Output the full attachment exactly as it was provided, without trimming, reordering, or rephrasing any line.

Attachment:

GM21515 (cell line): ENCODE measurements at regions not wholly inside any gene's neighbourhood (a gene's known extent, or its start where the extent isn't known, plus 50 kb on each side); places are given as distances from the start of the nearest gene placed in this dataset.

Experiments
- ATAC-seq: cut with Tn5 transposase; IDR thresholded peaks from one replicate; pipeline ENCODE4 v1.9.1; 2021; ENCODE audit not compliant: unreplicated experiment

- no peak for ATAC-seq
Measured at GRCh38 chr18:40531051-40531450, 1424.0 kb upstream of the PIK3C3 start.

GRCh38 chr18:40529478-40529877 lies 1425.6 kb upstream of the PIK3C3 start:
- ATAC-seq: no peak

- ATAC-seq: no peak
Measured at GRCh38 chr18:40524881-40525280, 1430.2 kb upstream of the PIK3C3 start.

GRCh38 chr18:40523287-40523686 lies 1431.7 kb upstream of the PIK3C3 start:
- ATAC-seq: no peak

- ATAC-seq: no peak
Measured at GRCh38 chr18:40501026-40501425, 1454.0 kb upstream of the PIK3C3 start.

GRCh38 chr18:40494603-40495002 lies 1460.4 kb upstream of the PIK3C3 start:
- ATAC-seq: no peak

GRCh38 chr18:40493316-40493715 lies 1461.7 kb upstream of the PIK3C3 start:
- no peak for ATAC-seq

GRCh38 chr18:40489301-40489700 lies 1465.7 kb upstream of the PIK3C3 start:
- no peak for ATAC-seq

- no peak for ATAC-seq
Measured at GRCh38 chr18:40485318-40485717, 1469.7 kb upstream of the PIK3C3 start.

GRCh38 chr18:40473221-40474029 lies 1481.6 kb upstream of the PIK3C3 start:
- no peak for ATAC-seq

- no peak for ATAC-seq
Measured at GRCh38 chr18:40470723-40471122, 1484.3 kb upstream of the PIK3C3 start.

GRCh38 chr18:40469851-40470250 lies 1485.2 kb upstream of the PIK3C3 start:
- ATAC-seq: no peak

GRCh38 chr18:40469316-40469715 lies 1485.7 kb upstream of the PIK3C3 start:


GM21515 (cell line): ENCODE measurements at regions not wholly inside any gene's neighbourhood (a gene's known extent, or its start where the extent isn't known, plus 50 kb on each side); places are given as distances from the start of the nearest gene placed in this dataset.

Experiments
- ATAC-seq: cut with Tn5 transposase; IDR thresholded peaks from one replicate; pipeline ENCODE4 v1.9.1; 2021; ENCODE audit not compliant: unreplicated experiment

- no peak for ATAC-seq
Measured at GRCh38 chr18:40531051-40531450, 1424.0 kb upstream of the PIK3C3 start.

GRCh38 chr18:40529478-40529877 lies 1425.6 kb upstream of the PIK3C3 start:
- ATAC-seq: no peak

- ATAC-seq: no peak
Measured at GRCh38 chr18:40524881-40525280, 1430.2 kb upstream of the PIK3C3 start.

GRCh38 chr18:40523287-40523686 lies 1431.7 kb upstream of the PIK3C3 start:
- ATAC-seq: no peak

- ATAC-seq: no peak
Measured at GRCh38 chr18:40501026-40501425, 1454.0 kb upstream of the PIK3C3 start.

GRCh38 chr18:40494603-40495002 lies 1460.4 kb upstream of the PIK3C3 start:
- ATAC-seq: no peak

GRCh38 chr18:40493316-40493715 lies 1461.7 kb upstream of the PIK3C3 start:
- no peak for ATAC-seq

GRCh38 chr18:40489301-40489700 lies 1465.7 kb upstream of the PIK3C3 start:
- no peak for ATAC-seq

- no peak for ATAC-seq
Measured at GRCh38 chr18:40485318-40485717, 1469.7 kb upstream of the PIK3C3 start.

GRCh38 chr18:40473221-40474029 lies 1481.6 kb upstream of the PIK3C3 start:
- no peak for ATAC-seq

- no peak for ATAC-seq
Measured at GRCh38 chr18:40470723-40471122, 1484.3 kb upstream of the PIK3C3 start.

GRCh38 chr18:40469851-40470250 lies 1485.2 kb upstream of the PIK3C3 start:
- ATAC-seq: no peak

GRCh38 chr18:40469316-40469715 lies 1485.7 kb upstream of the PIK3C3 start: